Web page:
ALIVE WITH HISTORY

2000 Years in one amazing visit

Civil War and Restoration

The town sided with Parliament during the Civil War but fared well at the Restoration with one of its prominent Parliamentarians donating the Civic Regalia.

Overview

During the Civil War the town supported Parliament, but after the Restoration in 1660 a number of important and influential figures in the court of Charles II rose to national prominence.

During the Civil War the Corporation of Thetford was staunchly parliamentarian, and two Mayors of Thetford, Henry Kettle and Thomas Lincoln, as well as the town’s MPs, sat on the Norfolk Committee of the Eastern Association to help organise funding for men and supplies for the Parliamentary army. During the Civil War Norfolk was relatively quiet in terms of military action, although Thetford’s position meant that it was an important staging post for Parliamentary troops.

After the Restoration of Charles II in 1660, the political situation in Thetford became more unstable than it had been during the Civil War. The Corporation of Thetford in this period was politically divided, the Charter of 1574 was withdrawn and reissued several times, and in 1682 the new charter gave the King the right to appoint the mayor and other members of the Corporation. This resulted in a turbulent period for the Corporation; some of the official records appear to have been deliberately destroyed, but those which survive suggest violent disputes between members of the Corporation. After a disastrous mayoral election in 1688 the Corporation effectively split into two factions, each with its own mayor and other officers, and each trying to enjoy the benefits of being the Corporation. The situation was partially resolved in 1693 when William and Mary reissued the town’s Charter of 1574, and giving the Whig faction their support, although the Tory faction continued to claim that the Charter was invalid into the early eighteenth century.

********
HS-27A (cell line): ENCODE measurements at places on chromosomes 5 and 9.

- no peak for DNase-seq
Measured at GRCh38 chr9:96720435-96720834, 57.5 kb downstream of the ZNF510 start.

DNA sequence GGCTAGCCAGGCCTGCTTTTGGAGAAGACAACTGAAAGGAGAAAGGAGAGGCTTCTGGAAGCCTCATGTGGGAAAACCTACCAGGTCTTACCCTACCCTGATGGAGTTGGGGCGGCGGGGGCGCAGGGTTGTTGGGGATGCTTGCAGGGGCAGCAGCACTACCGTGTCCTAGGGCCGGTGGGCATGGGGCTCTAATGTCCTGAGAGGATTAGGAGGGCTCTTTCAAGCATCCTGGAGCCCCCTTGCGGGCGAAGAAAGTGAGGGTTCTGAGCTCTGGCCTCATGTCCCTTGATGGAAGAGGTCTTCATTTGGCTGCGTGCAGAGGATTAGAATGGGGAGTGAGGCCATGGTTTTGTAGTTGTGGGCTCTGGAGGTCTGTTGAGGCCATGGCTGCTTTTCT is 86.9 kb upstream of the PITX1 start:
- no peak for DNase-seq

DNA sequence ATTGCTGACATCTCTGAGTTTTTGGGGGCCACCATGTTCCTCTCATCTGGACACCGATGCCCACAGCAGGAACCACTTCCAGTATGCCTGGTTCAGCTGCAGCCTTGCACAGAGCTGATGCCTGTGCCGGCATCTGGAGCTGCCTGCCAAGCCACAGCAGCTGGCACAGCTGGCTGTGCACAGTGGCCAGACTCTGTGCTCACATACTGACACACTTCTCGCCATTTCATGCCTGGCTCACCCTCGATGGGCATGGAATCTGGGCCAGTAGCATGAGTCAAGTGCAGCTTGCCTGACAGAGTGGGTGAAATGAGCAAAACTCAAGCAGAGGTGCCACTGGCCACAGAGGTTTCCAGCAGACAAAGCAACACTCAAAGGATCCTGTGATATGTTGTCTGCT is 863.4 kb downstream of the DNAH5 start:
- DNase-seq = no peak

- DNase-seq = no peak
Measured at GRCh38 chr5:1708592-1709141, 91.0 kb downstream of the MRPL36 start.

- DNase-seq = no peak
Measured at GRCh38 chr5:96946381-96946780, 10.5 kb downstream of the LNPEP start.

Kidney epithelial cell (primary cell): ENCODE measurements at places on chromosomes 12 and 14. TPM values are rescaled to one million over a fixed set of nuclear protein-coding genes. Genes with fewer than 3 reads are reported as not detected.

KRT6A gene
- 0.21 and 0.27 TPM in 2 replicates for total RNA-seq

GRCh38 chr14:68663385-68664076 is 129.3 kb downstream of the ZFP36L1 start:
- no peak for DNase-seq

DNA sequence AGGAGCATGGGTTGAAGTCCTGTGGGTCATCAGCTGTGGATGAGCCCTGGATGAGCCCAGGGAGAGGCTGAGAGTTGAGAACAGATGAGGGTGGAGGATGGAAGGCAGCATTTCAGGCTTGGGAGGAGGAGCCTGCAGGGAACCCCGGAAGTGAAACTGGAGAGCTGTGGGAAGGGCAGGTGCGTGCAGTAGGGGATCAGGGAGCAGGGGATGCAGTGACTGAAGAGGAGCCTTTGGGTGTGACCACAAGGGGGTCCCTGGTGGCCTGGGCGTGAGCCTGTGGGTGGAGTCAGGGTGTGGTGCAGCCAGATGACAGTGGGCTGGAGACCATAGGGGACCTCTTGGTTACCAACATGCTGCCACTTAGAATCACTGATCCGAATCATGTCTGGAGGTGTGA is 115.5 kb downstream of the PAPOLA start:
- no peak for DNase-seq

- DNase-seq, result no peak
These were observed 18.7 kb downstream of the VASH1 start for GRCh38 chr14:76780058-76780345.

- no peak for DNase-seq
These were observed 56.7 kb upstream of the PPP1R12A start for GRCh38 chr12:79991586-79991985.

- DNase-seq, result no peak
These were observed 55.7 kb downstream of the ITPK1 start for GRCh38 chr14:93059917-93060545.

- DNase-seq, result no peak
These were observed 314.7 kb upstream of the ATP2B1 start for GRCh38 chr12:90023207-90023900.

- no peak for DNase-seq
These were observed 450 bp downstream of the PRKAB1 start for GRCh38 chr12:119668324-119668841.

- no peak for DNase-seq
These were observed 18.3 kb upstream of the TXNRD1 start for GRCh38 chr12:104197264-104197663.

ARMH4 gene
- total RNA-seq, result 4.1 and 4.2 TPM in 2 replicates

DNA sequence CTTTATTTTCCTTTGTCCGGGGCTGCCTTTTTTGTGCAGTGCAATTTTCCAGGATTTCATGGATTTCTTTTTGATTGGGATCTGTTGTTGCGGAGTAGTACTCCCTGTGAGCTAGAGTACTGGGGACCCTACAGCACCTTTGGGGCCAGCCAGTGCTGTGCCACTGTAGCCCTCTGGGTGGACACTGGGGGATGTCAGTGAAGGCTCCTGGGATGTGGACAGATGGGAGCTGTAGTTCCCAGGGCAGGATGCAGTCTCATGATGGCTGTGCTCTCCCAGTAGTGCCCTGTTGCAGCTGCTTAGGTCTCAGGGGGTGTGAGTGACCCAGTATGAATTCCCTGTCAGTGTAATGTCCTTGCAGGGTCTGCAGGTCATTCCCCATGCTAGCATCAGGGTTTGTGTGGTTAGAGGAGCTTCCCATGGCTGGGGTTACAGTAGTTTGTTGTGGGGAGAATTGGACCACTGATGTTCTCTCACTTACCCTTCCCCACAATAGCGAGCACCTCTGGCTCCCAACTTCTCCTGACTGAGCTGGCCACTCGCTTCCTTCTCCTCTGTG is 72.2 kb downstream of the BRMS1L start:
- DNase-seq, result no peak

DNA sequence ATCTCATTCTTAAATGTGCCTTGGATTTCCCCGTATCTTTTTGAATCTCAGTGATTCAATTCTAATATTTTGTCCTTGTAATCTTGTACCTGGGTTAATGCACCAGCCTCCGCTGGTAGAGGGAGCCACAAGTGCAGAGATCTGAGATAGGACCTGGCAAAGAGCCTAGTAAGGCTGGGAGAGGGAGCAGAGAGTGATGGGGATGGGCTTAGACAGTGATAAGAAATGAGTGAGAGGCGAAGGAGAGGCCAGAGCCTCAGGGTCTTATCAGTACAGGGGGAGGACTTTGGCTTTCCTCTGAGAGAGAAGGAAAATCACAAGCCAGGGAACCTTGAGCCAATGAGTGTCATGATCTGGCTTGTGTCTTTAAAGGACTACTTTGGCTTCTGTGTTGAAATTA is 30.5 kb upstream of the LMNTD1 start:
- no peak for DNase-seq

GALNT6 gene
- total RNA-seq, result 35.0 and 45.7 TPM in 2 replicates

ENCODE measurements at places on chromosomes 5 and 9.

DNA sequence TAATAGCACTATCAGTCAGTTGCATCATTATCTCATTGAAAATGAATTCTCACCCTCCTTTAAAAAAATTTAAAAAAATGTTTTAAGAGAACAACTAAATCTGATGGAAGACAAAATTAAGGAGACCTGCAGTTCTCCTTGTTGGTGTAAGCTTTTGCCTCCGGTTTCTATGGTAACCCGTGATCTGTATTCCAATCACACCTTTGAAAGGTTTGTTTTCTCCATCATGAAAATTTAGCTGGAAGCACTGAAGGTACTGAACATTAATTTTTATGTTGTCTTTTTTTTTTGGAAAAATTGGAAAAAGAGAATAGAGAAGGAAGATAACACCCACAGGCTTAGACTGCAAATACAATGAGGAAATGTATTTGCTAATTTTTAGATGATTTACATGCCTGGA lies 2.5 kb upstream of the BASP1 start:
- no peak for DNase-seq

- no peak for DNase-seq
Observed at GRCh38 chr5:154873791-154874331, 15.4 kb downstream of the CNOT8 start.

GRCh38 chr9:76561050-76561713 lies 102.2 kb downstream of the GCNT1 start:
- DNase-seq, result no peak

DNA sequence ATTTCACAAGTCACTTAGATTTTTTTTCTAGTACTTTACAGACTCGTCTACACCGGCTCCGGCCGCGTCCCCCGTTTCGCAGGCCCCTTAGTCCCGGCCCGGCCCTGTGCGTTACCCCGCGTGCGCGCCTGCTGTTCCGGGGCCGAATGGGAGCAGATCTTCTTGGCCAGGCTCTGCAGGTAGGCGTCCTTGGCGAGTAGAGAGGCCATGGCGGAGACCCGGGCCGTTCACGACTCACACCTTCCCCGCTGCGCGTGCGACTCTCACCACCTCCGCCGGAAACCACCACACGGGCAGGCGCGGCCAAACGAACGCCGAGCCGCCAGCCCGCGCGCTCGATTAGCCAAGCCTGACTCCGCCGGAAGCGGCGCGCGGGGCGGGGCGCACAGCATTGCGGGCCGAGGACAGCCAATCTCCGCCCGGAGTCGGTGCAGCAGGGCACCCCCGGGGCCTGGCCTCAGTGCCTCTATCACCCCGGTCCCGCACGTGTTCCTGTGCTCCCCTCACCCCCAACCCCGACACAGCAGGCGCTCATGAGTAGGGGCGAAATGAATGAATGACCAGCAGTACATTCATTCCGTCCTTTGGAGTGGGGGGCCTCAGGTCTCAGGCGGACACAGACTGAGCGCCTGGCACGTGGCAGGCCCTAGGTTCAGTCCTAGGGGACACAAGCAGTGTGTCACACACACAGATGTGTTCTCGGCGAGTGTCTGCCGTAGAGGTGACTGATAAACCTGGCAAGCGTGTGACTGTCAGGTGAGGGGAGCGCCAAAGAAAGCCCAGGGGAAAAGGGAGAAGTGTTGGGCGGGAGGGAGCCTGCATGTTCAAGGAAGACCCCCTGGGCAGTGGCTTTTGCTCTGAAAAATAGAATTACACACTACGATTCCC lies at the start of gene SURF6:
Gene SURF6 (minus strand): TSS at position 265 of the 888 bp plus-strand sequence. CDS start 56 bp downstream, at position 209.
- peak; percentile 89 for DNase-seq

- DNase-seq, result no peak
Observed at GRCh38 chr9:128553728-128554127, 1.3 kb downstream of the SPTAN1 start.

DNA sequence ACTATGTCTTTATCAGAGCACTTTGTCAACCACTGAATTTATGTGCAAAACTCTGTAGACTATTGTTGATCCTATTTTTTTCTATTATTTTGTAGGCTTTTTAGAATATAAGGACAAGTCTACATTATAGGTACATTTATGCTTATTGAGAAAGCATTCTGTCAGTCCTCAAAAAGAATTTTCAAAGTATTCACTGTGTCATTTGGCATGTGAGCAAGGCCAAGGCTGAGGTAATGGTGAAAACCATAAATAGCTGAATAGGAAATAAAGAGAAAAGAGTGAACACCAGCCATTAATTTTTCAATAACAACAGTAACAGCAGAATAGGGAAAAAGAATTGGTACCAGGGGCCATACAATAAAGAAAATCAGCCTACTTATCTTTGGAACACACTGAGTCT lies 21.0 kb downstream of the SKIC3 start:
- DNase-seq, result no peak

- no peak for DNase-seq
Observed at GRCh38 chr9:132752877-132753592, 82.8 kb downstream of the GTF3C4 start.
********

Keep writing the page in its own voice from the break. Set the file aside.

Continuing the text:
People

During this period Thetford was closely associated with a number of men who had distinguished careers in Parliament and in the government. The two key figures were Sir Joseph Williamson and Sir Henry Bennet, but also included Sir Allen Apsley and Sir William Harbord.
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Places

Key dates
  • 1661
  • 1662
  • 1669
  • 1675
  • 1679
  • 1682
  • 1693